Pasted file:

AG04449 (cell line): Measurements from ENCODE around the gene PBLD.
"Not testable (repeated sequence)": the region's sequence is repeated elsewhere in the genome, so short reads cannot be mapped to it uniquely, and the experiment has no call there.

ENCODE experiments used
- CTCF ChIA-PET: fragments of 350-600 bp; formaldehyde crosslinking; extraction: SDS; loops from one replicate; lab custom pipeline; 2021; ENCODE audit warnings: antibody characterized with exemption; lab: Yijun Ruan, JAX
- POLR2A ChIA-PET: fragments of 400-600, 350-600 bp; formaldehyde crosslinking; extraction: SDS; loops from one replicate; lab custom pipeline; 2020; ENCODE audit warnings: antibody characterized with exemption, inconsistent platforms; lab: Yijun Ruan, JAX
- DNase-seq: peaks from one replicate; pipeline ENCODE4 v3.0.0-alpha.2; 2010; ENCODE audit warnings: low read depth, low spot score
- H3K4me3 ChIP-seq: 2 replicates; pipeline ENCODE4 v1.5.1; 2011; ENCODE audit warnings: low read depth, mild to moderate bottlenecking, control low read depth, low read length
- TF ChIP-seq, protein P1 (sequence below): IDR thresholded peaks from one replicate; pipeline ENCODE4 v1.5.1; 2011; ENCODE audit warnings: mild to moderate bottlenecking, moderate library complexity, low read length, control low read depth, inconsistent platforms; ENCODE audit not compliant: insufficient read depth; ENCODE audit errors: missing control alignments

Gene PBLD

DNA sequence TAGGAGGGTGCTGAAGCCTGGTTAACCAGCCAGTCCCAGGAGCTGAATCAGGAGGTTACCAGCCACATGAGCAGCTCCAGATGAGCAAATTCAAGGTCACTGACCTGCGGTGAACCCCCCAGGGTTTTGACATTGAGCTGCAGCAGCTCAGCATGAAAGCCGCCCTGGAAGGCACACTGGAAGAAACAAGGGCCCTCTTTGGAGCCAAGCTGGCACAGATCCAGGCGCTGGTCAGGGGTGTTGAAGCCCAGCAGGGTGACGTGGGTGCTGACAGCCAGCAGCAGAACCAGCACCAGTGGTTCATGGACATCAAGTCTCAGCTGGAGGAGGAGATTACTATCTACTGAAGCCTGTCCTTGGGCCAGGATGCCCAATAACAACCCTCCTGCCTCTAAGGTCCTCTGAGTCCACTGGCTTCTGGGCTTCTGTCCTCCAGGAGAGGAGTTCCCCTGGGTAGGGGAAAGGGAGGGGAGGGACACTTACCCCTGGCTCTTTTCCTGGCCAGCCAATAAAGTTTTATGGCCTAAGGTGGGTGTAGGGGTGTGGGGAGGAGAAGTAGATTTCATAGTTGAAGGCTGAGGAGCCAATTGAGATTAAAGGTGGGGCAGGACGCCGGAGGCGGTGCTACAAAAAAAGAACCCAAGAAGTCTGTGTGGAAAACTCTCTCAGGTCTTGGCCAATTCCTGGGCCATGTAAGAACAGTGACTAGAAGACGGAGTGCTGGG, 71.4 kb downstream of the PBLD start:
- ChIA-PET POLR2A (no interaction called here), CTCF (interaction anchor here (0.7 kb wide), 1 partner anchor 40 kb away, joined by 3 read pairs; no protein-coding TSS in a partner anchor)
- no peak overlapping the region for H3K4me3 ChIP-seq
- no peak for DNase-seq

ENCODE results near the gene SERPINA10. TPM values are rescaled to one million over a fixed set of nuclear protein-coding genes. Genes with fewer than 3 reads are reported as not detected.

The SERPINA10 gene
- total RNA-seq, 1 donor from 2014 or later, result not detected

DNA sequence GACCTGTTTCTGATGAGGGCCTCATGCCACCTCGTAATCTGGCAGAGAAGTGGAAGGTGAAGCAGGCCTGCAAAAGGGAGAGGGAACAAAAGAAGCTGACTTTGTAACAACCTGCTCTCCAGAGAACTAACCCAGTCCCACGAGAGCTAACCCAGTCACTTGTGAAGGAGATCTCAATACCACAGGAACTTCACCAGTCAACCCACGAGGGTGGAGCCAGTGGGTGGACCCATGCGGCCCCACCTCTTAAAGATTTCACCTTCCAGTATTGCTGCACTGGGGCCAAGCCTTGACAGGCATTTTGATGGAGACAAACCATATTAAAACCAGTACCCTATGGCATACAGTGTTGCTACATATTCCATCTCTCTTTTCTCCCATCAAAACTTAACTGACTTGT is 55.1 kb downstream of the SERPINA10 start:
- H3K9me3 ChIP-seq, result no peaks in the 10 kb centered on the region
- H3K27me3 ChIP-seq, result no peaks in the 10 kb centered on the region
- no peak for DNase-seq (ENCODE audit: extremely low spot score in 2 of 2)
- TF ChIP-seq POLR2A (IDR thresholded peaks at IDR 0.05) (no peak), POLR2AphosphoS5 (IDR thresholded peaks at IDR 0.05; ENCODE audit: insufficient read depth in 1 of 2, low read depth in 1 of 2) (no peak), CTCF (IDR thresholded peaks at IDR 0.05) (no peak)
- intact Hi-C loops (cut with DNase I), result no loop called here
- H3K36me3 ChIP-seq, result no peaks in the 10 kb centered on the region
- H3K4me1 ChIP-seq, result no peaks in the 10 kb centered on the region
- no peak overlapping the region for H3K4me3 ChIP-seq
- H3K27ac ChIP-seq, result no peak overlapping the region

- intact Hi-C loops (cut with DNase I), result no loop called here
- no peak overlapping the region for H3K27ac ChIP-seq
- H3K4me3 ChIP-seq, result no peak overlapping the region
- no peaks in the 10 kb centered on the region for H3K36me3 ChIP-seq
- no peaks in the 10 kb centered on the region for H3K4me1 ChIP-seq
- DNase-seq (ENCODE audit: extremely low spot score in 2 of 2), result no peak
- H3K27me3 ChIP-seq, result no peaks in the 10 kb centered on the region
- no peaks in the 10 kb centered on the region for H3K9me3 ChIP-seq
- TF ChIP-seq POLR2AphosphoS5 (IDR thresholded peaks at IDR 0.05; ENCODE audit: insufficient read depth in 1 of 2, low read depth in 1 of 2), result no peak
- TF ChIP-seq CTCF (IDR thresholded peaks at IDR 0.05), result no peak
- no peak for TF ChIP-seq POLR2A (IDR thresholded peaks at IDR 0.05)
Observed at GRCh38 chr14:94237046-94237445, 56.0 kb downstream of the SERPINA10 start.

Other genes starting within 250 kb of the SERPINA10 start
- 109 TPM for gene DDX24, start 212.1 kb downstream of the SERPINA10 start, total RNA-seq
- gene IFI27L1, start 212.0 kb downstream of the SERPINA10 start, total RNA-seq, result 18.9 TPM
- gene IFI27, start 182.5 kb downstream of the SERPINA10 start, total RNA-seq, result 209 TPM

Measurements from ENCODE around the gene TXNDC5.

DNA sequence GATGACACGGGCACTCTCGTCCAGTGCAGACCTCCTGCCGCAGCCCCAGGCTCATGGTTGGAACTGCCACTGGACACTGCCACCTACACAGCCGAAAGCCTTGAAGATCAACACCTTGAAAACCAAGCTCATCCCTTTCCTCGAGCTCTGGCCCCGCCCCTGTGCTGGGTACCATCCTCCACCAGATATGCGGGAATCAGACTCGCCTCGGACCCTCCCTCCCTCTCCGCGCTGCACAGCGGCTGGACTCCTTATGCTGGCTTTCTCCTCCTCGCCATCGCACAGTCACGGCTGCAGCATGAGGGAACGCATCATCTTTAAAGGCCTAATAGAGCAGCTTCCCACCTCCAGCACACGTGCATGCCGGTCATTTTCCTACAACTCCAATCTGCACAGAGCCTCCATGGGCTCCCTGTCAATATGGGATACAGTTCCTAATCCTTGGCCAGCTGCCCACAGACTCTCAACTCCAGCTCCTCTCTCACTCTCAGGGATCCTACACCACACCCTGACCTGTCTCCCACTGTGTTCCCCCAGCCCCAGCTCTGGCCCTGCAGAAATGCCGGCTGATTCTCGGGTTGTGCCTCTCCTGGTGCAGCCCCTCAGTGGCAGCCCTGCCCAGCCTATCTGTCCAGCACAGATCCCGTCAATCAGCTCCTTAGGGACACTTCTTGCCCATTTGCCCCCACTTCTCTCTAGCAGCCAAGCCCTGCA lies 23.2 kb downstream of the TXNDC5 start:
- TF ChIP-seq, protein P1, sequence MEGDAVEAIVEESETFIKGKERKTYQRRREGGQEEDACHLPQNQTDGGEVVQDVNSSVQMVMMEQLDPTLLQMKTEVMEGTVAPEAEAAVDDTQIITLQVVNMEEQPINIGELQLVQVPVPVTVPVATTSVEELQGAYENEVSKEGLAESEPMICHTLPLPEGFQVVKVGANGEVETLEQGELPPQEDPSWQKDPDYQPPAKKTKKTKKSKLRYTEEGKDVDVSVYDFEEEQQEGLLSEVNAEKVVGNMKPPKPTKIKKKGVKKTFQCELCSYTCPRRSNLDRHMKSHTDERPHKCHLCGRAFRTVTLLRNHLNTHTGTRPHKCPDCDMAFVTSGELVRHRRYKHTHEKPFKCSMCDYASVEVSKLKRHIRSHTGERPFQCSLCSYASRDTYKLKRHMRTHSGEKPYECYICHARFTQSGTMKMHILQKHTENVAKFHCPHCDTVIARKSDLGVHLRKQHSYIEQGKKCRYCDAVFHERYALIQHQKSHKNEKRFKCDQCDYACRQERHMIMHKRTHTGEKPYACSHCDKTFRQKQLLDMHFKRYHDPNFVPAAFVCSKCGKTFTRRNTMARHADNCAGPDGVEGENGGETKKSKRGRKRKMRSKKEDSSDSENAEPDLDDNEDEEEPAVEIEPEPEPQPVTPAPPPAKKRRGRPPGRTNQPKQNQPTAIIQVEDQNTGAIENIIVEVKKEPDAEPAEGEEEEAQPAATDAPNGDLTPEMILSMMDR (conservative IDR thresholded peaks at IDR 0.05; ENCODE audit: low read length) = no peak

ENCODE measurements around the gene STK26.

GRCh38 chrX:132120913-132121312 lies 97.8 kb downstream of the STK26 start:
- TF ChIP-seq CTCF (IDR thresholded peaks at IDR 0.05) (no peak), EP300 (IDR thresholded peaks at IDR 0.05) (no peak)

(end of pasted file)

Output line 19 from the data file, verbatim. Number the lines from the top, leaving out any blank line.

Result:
- H3K27me3 ChIP-seq, result no peaks in the 10 kb centered on the region